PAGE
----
Call Me What I Tell You to Call Me

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Vanity Fair’s July 2015 issue features a glamorous woman on the cover with the words, “Call me Caitlyn.” Inside is a 22-page article about that woman’s journey to trans-womanhood. If you didn’t know any better, you would have no reason to suspect that this woman used to be a man. But because of the media coverage (hysteria?), almost everyone knows better. The irony is that Caitlyn Jenner probably would like nothing better than to be left in peace to be the woman she’s always longed to be. But because she’s a celebrity, she will probably never have that experience.

And yet I think her decision to “come out” in such a public way was actually quite brilliant. Stories about her “fluid” gender identity have been circulating for quite a while now and I applaud her decision to tell her own story. Less than two months ago, Jenner gave his last official interview as Bruce, with ABC’s Diane Sawyer, in which he explained his struggle to become and accept the person he believes he was really meant to be. The Vanity Fair feature is her first public appearance as Caitlyn. And, in his words, “As soon as the Vanity Fair cover comes out, I’m free.”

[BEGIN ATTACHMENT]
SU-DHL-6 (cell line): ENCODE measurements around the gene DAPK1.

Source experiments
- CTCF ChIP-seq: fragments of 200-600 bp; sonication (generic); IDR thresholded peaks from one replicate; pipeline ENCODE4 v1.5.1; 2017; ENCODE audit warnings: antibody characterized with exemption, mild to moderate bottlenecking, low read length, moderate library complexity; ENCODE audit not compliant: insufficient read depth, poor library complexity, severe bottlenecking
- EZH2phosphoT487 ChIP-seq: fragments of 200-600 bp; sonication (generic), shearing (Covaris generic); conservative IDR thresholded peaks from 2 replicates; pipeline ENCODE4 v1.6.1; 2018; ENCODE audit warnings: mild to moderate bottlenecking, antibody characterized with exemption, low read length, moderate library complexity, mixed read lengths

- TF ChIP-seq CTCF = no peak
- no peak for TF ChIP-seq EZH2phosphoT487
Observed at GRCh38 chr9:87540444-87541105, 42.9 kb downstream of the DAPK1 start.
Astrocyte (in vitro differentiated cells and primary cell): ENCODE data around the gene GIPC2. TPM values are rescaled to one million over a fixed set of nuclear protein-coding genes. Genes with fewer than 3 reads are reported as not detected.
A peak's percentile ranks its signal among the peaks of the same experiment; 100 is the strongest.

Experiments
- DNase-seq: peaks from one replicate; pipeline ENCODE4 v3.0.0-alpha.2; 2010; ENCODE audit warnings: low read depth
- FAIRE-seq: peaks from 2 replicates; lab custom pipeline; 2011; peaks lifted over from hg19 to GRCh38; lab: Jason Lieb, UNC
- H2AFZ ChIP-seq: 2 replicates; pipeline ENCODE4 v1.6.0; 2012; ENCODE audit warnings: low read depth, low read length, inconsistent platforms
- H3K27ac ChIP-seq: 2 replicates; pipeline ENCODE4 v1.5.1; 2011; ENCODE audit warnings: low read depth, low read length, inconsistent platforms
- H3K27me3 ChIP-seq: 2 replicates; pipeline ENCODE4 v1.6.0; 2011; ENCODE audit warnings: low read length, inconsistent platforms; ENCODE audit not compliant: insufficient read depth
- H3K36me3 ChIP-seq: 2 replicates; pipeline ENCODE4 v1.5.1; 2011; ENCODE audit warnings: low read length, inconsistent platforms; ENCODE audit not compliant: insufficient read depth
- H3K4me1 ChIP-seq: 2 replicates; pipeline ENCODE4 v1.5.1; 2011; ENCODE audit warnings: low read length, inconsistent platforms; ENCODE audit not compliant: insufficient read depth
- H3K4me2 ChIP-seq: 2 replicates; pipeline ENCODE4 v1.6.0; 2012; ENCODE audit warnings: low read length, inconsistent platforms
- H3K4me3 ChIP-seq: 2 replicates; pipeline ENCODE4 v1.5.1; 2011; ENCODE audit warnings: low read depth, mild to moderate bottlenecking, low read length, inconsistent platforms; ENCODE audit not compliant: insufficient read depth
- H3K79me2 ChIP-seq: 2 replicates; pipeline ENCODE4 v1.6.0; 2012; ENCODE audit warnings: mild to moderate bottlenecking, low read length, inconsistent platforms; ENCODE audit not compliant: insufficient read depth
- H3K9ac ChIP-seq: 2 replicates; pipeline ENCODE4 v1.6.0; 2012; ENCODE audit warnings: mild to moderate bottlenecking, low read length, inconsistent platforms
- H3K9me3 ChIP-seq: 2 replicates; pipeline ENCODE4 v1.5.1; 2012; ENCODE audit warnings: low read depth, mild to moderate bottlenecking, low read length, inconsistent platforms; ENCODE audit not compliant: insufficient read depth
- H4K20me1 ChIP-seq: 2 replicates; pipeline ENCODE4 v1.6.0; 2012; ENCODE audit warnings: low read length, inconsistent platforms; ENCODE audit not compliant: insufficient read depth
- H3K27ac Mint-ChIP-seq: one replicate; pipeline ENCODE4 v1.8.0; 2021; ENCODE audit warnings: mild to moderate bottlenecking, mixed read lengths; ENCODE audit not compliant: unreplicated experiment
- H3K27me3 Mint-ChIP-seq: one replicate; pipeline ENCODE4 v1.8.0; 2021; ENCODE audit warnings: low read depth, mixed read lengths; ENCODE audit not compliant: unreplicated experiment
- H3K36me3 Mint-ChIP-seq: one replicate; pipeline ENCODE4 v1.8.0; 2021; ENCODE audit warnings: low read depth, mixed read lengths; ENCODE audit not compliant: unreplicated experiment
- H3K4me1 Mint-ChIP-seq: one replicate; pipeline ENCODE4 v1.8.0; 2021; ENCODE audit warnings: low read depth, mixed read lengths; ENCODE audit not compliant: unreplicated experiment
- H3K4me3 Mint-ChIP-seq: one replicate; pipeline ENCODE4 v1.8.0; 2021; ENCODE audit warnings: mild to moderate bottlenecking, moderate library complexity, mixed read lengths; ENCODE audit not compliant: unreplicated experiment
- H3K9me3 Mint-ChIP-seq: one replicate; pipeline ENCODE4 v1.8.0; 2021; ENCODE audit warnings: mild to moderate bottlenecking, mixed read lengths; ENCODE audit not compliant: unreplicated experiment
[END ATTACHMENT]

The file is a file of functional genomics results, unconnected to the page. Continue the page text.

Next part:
As you might expect, the public’s responses have been all over the place. Jon Stewart of “The Daily Show” made the astute observation that now that Jenner is a woman she is going to have the unfortunate experience of being treated like one; in other words, as if the only thing that matters is her appearance. Many other people have applauded her bravery. Still others feel that she is, at best, in need of some soul-saving, and at worst, an abomination. And then there is the transgender community, which might well see her as its ambassador.